APPEAL from the Circuit Court of La Salle County; the Hon.
LEONARD HOFFMAN, Judge, presiding.
MR. JUSTICE SCOTT DELIVERED THE OPINION OF THE COURT:
On November 22, 1978, plaintiff, Agnes Vogel, filed a complaint against defendants James M. Robison and Bernard J. Vogel for damages she incurred when the car driven by her husband, defendant Vogel, in which she was riding as a passenger, collided with the car driven by defendant Robison. Defendant Vogel moved to dismiss all counts against him, contending in said motion that the actions were barred by statute. The circuit court of La Salle County granted the motion by defendant Vogel on February 15, 1979. From that order of dismissal plaintiff appeals.
The statute on which defendant Vogel relies, with the concurrence of the circuit court, reads as follows:
"A married woman may, in all cases, sue and be sued without joining her husband with her, to the same extent as if she were unmarried; provided, that neither husband nor wife may sue the other for a tort to the person committed during coverture. An attachment or judgment in such action may be enforced by or against her as if she were a single woman." (Ill. Rev. Stat. 1977, ch. 40, par. 1001.)
Plaintiff does not deny that section 1 of "An Act * * * in relation to husband and wife (Ill. Rev. Stat. 1977, ch. 40, par. 1001) would, if applied to the facts of the case sub judice, bar the action because it alleges a tort committed during coverture. Rather, plaintiff asks this court to find section 1 unconstitutional under the equal protection clauses of the United States and Illinois constitutions. U.S. Const., amend. XIV, § 1; Ill. Const. 1970, art. I, § 2.
By way of history, the Illinois Supreme Court in 1952 held that the common law doctrine of intraspousal immunity would no longer be followed in this State. (Brandt v. Keller (1952), 413 Ill. 503, 109 N.E.2d 729.) The legislature responded the following year with section 1, thereby establishing and confirming the Illinois policy.
Since 1953, the constitutionality of the legislature's policy as embodied in section 1 has been tested. In Heckendorn v. First National Bank (1960), 19 Ill.2d 190, 166 N.E.2d 571, cert. denied 364 U.S. 882 (1960), 5 L.Ed.2d 104, 81 S.Ct. 172, the Illinois high court held that section 1 did not violate the due process clause of either the State or Federal constitutions. (U.S. Const., amend. XIV, § 1; Ill. Const. 1970, art. I, § 2.) A similar ruling was the result of the reviewing court's decision in Wartell v. Formusa (1966), 34 Ill.2d 57, 213 N.E.2d 544. Subsequently, the Illinois Appellate Court has twice upheld the constitutionality of section 1 on equal protection grounds. (Steffa v. Stanley (1976), 39 Ill. App.3d 915, 350 N.E.2d 886; Tyrken v. Tyrken (1978), 63 Ill. App.3d 199, 379 N.E.2d 804.) The Tyrken court summarized its holding with this observation:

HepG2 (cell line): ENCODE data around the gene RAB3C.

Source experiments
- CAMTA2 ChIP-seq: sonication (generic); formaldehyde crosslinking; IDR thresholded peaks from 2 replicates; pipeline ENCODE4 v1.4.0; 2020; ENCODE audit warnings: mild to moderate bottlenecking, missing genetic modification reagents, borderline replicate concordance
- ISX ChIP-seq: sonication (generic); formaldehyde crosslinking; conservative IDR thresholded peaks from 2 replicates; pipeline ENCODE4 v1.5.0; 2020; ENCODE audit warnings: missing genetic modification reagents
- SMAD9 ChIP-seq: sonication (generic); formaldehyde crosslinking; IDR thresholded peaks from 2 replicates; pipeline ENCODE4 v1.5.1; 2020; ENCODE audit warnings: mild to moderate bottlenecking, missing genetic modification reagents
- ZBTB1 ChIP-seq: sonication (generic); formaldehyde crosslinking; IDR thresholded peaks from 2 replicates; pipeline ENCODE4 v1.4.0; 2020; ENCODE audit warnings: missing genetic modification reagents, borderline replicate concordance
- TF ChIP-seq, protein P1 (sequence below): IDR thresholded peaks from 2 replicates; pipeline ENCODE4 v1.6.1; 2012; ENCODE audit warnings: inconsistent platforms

"The bar against tort actions between spouses during coverture applies equally to husband and wife and cannot therefore be said to violate plaintiff's right to equal protection." (Tyrken v. Tyrken (1978), 63 Ill. App.3d 199, 203, 379 N.E.2d 804, 808.)
It is clear that the constitutionality of section 1 has consistently been upheld.
1, 2 The doctrine of stare decisis is applicable where a statute is attacked on constitutional grounds which have been raised and ruled on in prior cases. (Gouker v. Winnebago County Board of Supervisors (1967), 37 Ill.2d 473, 228 N.E.2d 881; Berk v. County of Will (1966), 34 Ill.2d 588, 218 N.E.2d 98.) We find no authority in the cases cited by the plaintiff that marks a departure from the rule of Heckendorn, Wartell, Steffa, and Tyrken. Absent such authority, we are bound by the rule of stare decisis to stand by that which was decided.
The decision of the circuit court of La Salle County is affirmed.
ALLOY and STENGEL, JJ., ...